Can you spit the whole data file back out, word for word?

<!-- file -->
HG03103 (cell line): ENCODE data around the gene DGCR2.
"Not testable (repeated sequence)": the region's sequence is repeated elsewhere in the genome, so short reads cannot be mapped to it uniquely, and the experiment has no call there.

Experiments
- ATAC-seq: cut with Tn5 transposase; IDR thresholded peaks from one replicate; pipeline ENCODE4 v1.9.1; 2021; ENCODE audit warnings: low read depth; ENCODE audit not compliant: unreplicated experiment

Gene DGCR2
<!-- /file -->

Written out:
HG03103 (cell line): ENCODE data around the gene DGCR2.
"Not testable (repeated sequence)": the region's sequence is repeated elsewhere in the genome, so short reads cannot be mapped to it uniquely, and the experiment has no call there.

Experiments
- ATAC-seq: cut with Tn5 transposase; IDR thresholded peaks from one replicate; pipeline ENCODE4 v1.9.1; 2021; ENCODE audit warnings: low read depth; ENCODE audit not compliant: unreplicated experiment

Gene DGCR2